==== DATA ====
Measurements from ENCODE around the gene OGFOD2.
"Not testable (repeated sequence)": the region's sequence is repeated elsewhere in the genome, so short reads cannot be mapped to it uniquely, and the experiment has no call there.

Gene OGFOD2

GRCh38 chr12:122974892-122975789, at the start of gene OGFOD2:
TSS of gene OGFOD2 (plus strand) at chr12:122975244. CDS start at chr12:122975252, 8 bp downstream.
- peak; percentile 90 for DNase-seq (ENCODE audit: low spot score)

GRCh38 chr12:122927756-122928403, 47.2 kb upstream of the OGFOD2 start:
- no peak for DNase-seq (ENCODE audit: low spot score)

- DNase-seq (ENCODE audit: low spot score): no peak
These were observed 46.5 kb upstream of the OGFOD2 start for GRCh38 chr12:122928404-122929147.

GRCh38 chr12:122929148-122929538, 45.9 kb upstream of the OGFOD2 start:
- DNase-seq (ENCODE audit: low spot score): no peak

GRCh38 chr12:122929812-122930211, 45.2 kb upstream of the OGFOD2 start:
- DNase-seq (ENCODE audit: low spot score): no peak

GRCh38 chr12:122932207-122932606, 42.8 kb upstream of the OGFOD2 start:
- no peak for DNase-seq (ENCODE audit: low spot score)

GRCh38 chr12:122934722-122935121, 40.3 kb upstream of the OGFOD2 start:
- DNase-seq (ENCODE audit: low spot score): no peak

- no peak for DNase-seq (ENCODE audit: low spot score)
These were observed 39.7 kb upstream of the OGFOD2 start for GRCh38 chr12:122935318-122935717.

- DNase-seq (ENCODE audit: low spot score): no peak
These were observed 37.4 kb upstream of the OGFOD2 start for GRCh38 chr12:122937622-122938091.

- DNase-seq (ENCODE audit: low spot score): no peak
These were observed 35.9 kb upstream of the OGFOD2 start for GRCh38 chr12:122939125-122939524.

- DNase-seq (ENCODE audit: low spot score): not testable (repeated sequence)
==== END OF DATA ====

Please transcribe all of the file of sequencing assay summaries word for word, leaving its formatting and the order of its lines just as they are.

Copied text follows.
Measurements from ENCODE around the gene OGFOD2.
"Not testable (repeated sequence)": the region's sequence is repeated elsewhere in the genome, so short reads cannot be mapped to it uniquely, and the experiment has no call there.

Gene OGFOD2

GRCh38 chr12:122974892-122975789, at the start of gene OGFOD2:
TSS of gene OGFOD2 (plus strand) at chr12:122975244. CDS start at chr12:122975252, 8 bp downstream.
- peak; percentile 90 for DNase-seq (ENCODE audit: low spot score)

GRCh38 chr12:122927756-122928403, 47.2 kb upstream of the OGFOD2 start:
- no peak for DNase-seq (ENCODE audit: low spot score)

- DNase-seq (ENCODE audit: low spot score): no peak
These were observed 46.5 kb upstream of the OGFOD2 start for GRCh38 chr12:122928404-122929147.

GRCh38 chr12:122929148-122929538, 45.9 kb upstream of the OGFOD2 start:
- DNase-seq (ENCODE audit: low spot score): no peak

GRCh38 chr12:122929812-122930211, 45.2 kb upstream of the OGFOD2 start:
- DNase-seq (ENCODE audit: low spot score): no peak

GRCh38 chr12:122932207-122932606, 42.8 kb upstream of the OGFOD2 start:
- no peak for DNase-seq (ENCODE audit: low spot score)

GRCh38 chr12:122934722-122935121, 40.3 kb upstream of the OGFOD2 start:
- DNase-seq (ENCODE audit: low spot score): no peak

- no peak for DNase-seq (ENCODE audit: low spot score)
These were observed 39.7 kb upstream of the OGFOD2 start for GRCh38 chr12:122935318-122935717.

- DNase-seq (ENCODE audit: low spot score): no peak
These were observed 37.4 kb upstream of the OGFOD2 start for GRCh38 chr12:122937622-122938091.

- DNase-seq (ENCODE audit: low spot score): no peak
These were observed 35.9 kb upstream of the OGFOD2 start for GRCh38 chr12:122939125-122939524.

- DNase-seq (ENCODE audit: low spot score): not testable (repeated sequence)